The twenty minuters

… “Why are you called the Twenty Minuters”? Was Captain Darling’s question to Lord Flashheart in a Blackadder series.

Major Bill March, a historian with the Royal Canadian Air Force, is quoted as saying of the early pilots “they used to call themselves the 20-Minute Club because the life expectancy of a new pilot in combat in 1916-17 was 20 minutes.”

I understand that in the early part of the war pilots were being sent into combat with less that 9 hours flying time – basically, they knew how to take-off. But of course, we all know that there is a lot more to it than that, being able to land is probably optimistic, but useful if the need presented itself.

In financial trading, many strategies in price action trading are sold through seminar attendance, or online packages. But we are sold the equivalent of the take-off lesson only.

And actually that is fine. To know how to apply such things as a morning star pattern (and its many siblings), maybe throw in a good understanding of trend (much more difficult than it sounds), the use of the important support and resistance including pivot points, round numbers, possibly fibonacci levels and moving averages, then we are ready for trading action.

But only in none intra-day trades. Meaning daily or weekly bars only. If we stay with that we have a chance…sort off.

The problem is that we encourage ourselves, and possibly by the seminar or online package, to dive into the intraday bars, the ‘exciting’ day-trading stuff.

This, however, is very wrong. At this stage we are not (and maybe never will be) equipped to deal with lower time frame trades. We may get away with the 4-hour bar chart and, at a pinch, the 1-hour, but moving lower with the relatively limited knowledge and experience we have gained we risk joining the traders equivalent of the twenty minuters.

I trade the lower charts and I wish someone had told me this those many years ago, it would have saved me a lot of money and frustration. There is an easier way than the one I chose: simply never come below reading daily bars (New York close, of course) until we’re ready.

In financial trading we want to be like this chap, he looks like he knows how to land!

Don’t fiddle

I’m sure there are few things that provide more frustration than that of financial trading. The need, that we often have, to make the price on a chart move in a desired direction. We try to move price by will alone. The same as when we see a golfer on the TV try to move the path of a ball after the swing with body language.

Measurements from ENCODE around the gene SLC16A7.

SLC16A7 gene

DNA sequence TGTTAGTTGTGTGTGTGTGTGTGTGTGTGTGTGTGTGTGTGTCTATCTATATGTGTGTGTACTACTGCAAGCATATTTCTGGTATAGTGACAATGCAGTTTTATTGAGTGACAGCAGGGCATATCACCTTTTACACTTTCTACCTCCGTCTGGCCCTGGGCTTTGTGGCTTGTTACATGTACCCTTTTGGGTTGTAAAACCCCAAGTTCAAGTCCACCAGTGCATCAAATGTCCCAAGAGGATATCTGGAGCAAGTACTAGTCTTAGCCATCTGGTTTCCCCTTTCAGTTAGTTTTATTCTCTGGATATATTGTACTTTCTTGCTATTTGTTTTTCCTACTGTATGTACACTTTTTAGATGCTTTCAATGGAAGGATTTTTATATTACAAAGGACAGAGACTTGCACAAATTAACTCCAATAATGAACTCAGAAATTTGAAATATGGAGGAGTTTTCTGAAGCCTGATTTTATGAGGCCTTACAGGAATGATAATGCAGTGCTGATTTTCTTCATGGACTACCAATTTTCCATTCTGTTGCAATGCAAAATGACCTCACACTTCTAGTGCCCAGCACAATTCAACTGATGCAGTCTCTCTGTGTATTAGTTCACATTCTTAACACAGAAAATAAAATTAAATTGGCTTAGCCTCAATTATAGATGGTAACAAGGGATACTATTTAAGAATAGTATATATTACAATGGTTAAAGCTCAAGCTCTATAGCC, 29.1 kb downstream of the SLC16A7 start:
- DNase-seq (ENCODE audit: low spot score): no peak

We therefore commit, but constantly fiddle as we go. We do this in sports, we’ve done this in our professional lives – If we do this with our trades we don’t do so well.

Maybe it’s because we consider price, and therefore the chart, to be predictable and considerate. But the chart is active through the cumulative input of lots of lives, (not true, it’s mostly computers but they’re programmed so stay with me) built-up from inputs from multiples of institutions, agencies and individuals, each making their own interpretation of the outcome of price, working from multiple time frames and criteria.

Price is therefore without emotion, price does not care about our trade. Self pity about a failed trade is pointless, other than the valuable lesson it generally always provides.

Moreover, price is a ‘zero sum game’, meaning that price will only move if enough institutions, agencies or individuals are on the other side of the trade to accept the alternative trade, which builds uncertainty.

Therefore any plan for price that we have is going to seem, at some point or other, more often than not, floored; a pure fantasy. However, if we don’t trade to a strategy then we will be in and out of trades like a jack-in-the-box with small to medium losses that destroy our confidence, our resolve and our account quicker than we think possible.

So, what is the answer? Well, maybe: clarity, boldness and acceptance help.

Clarity is clarity of strategy, which means a way to trade that is so clear to us that we’re almost embarrassed to mention its simplicity. Anything more than that is too complicated and unclear to us that we will dither when we need to take a trade.

Boldness is boldness in our commitment to a strategy. No questions asked. Commit to the risk and no half measures… like reducing (or much worse increasing) the stop position, or exiting before target without good reason.

Acceptance is acceptance of change. We cannot win every trade. To try to do so clashes with clarity of strategy and boldness and the loop will quickly collapse. Acceptance in our strategy, acceptance that it works most of the time; or at least some of the time.

And if we manage correctly (rather than fiddle) then that is enough to be profitable.

Slow Trader Fund Update

I was keen on a 30% increase in the fund this year, and I still think we will do this. That sort of increase for a normal fund is very good, if done consistently it can be outstanding, but I’m after achieving a lot more. I also want control of risk.

When I trade longer term charts I do very well for a while then get hit unexpectedly. It is this uncertainty that prevents me from investing in the traditional sense.